Monday, December 28

NY Times hits new low: Gives voice to quack on "Search Neutrality"

The NY Times ran a op-ed article, Search, but you may not find. I can't believe they ran such rubbish. I'm not going to bother to debunk it, Paul Kedrosky did a better job than I could.

The problem is that commercial search engines are inherently conflicted: they have products to sell and advertisers to please. The question is: Should search be a public service, like a library?

The French are taking on Google books with Polinum, the "Operating Platform for Digital Books." Jimmy Wales's efforts with Wikia Search failed because they didn't execute and weren't profitable. Daniel, a long advocate of transparency in search now works for Google.

There will always be disgruntled quacks, but in the long-run, is a company or even a small group of companies with such a large share of search healthy?


  1. I also know quite a few unsuccessful attempts to create telecom startups that failed. If you subscribe to the market mentality, I cannot see how you can support net neutrality rules for telecom providers.

    If you support net neutrality, you essentially require telecoms to be "dumb pipes" transferring content, without the ability to differentiate services, e.g., promoting their own VoIP service and throttling Vonage.

    The idea behind search neutrality (which is actually not new) is that Google should not be able to differentiate across services or provide prominent placement for its own services.

    It is ironic how everyone attacked Microsoft for bundling IE with Windows, but very few complain about the "bundling" of Google services with their own search interface.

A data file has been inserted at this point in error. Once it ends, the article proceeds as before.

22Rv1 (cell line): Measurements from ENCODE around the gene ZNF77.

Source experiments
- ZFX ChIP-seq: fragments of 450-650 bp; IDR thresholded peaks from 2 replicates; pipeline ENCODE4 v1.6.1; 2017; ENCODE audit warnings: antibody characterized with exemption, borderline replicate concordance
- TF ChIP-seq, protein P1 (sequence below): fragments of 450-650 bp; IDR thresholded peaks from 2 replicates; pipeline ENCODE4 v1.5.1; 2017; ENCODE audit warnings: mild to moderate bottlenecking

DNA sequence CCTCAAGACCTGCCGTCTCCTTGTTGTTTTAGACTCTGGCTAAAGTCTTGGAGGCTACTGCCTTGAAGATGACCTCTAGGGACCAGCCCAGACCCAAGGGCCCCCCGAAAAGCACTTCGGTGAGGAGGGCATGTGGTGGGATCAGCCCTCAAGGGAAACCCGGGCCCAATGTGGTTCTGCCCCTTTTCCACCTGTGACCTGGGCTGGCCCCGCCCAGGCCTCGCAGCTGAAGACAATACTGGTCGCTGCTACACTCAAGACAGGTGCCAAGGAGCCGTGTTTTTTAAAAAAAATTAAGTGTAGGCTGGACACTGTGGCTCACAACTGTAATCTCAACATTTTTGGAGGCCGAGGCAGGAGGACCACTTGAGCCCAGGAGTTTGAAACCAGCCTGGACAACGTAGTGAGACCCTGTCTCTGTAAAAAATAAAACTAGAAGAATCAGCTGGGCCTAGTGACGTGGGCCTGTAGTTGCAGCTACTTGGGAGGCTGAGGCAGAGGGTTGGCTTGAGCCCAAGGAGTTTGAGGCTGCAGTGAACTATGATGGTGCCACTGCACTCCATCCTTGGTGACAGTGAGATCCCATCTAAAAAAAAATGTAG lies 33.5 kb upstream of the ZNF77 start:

2. 20 years ago starting a commodity/common business like plumbing repairs involved paying the phone company to list your business in the Yellow pages.. or you could run your own marketing campaign and burn lots of money.

    What has changed? If you want to market your service to consumers you better either play by Google's rules or burn money on a marketing campaign.

    Maybe the lesson is not to start a business that looks like N others already operating, then whine about your impending failure to thrive.

  3. I see the argument for pluggable services: maps, product search, etc... However, I think it already exists in the form of browser plugins. If you have a plugin you could modify Google's results and add your own. For mobile markets, Android is an open platform.

    That said, I think offering webmasters more control of their results, like Y! SearchMonkey could have great value for users.

    In short, I think the analogy falls short. After all, users are only a click-away from the service they want to use. That's why I focused more on the conflict with ranking/inclusion and a need for an open/public option.

  4. Jeff, the users were a click away from downloading and installing their own browser or their own media player. The users are also a phone call away for switching their ISP.

    What is the guiding principle for deciding which companies should be regulated?